Out of the five pieces he performed, he chose ‘The Song of Solomon’ from A Vision of Love Revealed in Sleep (inspired by the life of Simeon Solomon, the pre-Raphaelite painter persecuted for homosexuality) as the piece he would most like to save from the waves. It stands, Neil said, as an overwhelming reminder of the AIDS crisis of the 1980s, and is also the only piece to be tattooed on his body. For his luxury item he plumped for an endless supply of paper and pencils, to be put to use translating Racine’s final play, Athalie (his chosen book). This was his second choice, his preferred—though disallowed—luxury item being the Wallace Collection.The event marked Neil Bartlett’s donation to the British Library of his video archive and working papers. The video collection, acquired with the help of the Live Art Development Agency, has now been digitised and catalogued and is available to view by appointment with the British Library Listening & Viewing Service, or at the Live Art Development Agency’s study room in Hackney Wick. Neil Bartlett’s working papers document his 27 books (novels, adaptations, translations and original work for the theatre) and 79 theatre pieces. Researchers wishing to consult these papers should contact firstname.lastname@example.org.
27 July 2012
The English and Drama office was a place of great anticipation on Wednesday as we waited for the publication of the 2012 Man Booker Prize long list – which eventually, most inconsiderately, appeared while we were all in a departmental meeting.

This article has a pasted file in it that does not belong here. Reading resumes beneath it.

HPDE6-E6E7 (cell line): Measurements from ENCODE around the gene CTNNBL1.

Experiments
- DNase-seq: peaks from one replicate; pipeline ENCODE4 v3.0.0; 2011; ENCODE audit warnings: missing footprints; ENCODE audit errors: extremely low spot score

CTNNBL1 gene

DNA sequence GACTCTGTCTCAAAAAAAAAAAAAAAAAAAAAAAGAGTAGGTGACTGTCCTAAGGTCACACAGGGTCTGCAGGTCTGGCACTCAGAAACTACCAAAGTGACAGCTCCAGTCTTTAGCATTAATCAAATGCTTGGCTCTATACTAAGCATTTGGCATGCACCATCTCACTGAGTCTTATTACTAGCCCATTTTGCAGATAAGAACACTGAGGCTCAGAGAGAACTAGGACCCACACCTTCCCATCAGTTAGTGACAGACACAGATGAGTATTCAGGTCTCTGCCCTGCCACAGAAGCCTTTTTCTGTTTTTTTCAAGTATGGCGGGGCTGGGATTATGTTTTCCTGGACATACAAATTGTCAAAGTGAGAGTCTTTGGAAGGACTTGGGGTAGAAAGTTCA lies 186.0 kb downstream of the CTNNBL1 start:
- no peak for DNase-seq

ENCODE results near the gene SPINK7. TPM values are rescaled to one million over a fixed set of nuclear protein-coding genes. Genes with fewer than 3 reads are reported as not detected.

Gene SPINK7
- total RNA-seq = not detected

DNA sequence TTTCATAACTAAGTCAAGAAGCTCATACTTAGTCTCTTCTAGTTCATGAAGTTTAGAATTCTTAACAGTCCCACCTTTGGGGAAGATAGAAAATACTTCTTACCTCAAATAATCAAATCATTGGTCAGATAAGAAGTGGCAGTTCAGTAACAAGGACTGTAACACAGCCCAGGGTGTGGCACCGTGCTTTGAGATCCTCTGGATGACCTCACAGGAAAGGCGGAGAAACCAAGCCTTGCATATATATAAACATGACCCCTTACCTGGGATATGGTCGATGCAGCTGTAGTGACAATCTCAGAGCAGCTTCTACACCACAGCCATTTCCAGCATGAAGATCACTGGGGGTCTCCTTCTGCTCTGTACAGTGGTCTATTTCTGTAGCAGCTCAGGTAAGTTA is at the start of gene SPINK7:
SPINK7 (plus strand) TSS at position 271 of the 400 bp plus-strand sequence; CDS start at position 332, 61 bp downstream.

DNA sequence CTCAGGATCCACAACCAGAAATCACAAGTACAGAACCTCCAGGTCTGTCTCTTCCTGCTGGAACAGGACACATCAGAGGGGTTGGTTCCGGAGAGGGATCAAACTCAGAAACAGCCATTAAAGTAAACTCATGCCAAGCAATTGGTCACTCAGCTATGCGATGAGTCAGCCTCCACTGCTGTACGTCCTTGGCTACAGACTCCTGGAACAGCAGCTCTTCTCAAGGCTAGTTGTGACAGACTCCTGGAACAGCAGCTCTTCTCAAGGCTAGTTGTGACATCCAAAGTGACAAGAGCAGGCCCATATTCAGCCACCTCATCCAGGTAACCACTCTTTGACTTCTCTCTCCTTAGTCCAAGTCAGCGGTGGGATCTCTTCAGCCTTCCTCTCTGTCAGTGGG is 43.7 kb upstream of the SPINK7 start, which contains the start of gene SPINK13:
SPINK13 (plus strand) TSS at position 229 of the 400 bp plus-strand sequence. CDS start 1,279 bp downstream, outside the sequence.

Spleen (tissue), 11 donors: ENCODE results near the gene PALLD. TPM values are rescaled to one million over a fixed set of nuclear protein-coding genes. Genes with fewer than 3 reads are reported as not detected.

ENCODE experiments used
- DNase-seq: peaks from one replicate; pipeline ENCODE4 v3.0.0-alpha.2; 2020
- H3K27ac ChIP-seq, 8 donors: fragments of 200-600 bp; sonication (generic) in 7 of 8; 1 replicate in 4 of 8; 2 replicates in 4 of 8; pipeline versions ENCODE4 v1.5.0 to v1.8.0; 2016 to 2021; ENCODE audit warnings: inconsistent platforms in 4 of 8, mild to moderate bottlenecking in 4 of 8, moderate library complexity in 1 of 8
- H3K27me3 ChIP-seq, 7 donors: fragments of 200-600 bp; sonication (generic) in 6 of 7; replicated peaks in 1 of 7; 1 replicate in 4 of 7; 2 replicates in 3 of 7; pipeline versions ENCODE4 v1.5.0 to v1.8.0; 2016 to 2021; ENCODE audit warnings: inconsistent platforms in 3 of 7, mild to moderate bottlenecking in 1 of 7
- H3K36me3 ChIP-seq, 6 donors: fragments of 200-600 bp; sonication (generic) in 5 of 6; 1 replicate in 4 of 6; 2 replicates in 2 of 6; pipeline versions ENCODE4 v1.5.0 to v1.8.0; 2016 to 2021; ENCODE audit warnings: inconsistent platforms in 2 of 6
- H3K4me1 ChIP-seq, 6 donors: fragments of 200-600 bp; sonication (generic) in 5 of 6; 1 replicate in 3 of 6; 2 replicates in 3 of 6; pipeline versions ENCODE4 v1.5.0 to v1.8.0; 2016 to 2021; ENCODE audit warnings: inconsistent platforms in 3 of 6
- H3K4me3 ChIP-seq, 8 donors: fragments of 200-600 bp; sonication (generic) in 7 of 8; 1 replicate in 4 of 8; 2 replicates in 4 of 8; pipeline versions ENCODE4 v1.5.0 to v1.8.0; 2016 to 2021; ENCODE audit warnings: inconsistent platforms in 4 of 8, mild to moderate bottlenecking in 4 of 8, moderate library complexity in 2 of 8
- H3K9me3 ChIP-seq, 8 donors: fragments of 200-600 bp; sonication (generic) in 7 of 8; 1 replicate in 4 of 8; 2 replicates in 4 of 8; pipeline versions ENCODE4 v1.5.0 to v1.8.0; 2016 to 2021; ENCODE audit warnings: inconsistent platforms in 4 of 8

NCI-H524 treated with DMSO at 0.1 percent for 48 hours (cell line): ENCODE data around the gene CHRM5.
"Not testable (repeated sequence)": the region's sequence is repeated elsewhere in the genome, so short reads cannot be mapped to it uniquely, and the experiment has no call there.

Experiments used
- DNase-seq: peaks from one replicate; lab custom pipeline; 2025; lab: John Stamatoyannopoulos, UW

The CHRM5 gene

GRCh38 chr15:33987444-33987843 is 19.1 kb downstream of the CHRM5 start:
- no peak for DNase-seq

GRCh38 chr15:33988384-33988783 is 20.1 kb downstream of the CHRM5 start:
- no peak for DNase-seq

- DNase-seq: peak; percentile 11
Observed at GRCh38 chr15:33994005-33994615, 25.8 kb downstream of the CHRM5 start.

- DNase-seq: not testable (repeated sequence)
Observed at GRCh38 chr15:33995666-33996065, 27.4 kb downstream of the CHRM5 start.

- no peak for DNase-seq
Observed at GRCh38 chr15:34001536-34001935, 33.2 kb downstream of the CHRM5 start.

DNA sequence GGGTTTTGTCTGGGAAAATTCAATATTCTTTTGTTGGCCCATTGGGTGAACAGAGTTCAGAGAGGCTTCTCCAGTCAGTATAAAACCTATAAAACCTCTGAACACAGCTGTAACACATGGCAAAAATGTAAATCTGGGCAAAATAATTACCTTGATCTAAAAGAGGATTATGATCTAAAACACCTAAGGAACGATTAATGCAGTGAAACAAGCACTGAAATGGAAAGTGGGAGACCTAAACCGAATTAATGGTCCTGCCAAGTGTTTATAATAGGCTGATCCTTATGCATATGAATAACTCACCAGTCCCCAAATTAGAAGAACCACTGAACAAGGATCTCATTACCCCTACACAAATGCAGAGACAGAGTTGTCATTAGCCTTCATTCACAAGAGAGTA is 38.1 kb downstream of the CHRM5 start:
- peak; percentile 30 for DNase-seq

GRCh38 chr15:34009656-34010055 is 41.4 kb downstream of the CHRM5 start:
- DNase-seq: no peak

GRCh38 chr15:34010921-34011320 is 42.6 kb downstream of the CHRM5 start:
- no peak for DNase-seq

Anyway in all this Booker excitement I started wondering how many previous winning and shortlisted novels feature in Writing Britain. I did a quick tally and the answer appears to be three – and for all three, what we have on display is the original manuscript.
Graham Swift was nominated in 1983 for his novel Waterland, a book about the Fens, love, loss, and the nature of history and memory.
We have Swift’s literary archive here at the British Library (Add MS 88919), and were able to show the original manuscript of the chapter he called ‘About the Fens’, beautifully written in fountain pen. The novel is part of a small group of books in the exhibition which all feature British seascapes or rivers as triggers of memories – the 10th century Anglo-Saxon poem 'The Seafarer', written in the Exeter Book, one of our most precious loans; a graphic novel reworking of Joseph Conrad’s Heart of Darkness, by David Zane Mairowitz and Catherine Anyango; and the original notebook in which Daphne du Maurier wrote her outline plan for the novel Rebecca.